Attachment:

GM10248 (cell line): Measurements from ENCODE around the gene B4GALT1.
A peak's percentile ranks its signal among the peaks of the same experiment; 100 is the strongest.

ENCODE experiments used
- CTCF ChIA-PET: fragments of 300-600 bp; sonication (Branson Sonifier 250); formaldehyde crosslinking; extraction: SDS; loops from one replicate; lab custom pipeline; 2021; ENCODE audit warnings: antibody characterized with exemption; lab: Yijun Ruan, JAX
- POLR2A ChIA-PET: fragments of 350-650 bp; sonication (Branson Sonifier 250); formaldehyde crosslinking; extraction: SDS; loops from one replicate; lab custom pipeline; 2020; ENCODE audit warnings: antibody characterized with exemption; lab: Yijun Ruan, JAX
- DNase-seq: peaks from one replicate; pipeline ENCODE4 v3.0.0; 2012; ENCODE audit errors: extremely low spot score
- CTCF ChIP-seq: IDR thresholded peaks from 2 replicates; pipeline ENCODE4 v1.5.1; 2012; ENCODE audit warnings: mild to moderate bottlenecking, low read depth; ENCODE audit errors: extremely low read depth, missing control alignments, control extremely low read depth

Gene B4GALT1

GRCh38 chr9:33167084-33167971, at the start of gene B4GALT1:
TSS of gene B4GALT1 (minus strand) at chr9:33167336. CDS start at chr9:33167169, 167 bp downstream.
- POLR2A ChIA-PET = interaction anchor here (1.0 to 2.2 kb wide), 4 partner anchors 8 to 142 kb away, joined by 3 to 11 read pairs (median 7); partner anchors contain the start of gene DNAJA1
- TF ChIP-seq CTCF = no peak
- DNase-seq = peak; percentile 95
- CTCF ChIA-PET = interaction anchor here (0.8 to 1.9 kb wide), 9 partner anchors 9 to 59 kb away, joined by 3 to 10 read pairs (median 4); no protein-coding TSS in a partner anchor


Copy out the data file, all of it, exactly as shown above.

GM10248 (cell line): Measurements from ENCODE around the gene B4GALT1.
A peak's percentile ranks its signal among the peaks of the same experiment; 100 is the strongest.

ENCODE experiments used
- CTCF ChIA-PET: fragments of 300-600 bp; sonication (Branson Sonifier 250); formaldehyde crosslinking; extraction: SDS; loops from one replicate; lab custom pipeline; 2021; ENCODE audit warnings: antibody characterized with exemption; lab: Yijun Ruan, JAX
- POLR2A ChIA-PET: fragments of 350-650 bp; sonication (Branson Sonifier 250); formaldehyde crosslinking; extraction: SDS; loops from one replicate; lab custom pipeline; 2020; ENCODE audit warnings: antibody characterized with exemption; lab: Yijun Ruan, JAX
- DNase-seq: peaks from one replicate; pipeline ENCODE4 v3.0.0; 2012; ENCODE audit errors: extremely low spot score
- CTCF ChIP-seq: IDR thresholded peaks from 2 replicates; pipeline ENCODE4 v1.5.1; 2012; ENCODE audit warnings: mild to moderate bottlenecking, low read depth; ENCODE audit errors: extremely low read depth, missing control alignments, control extremely low read depth

Gene B4GALT1

GRCh38 chr9:33167084-33167971, at the start of gene B4GALT1:
TSS of gene B4GALT1 (minus strand) at chr9:33167336. CDS start at chr9:33167169, 167 bp downstream.
- POLR2A ChIA-PET = interaction anchor here (1.0 to 2.2 kb wide), 4 partner anchors 8 to 142 kb away, joined by 3 to 11 read pairs (median 7); partner anchors contain the start of gene DNAJA1
- TF ChIP-seq CTCF = no peak
- DNase-seq = peak; percentile 95
- CTCF ChIA-PET = interaction anchor here (0.8 to 1.9 kb wide), 9 partner anchors 9 to 59 kb away, joined by 3 to 10 read pairs (median 4); no protein-coding TSS in a partner anchor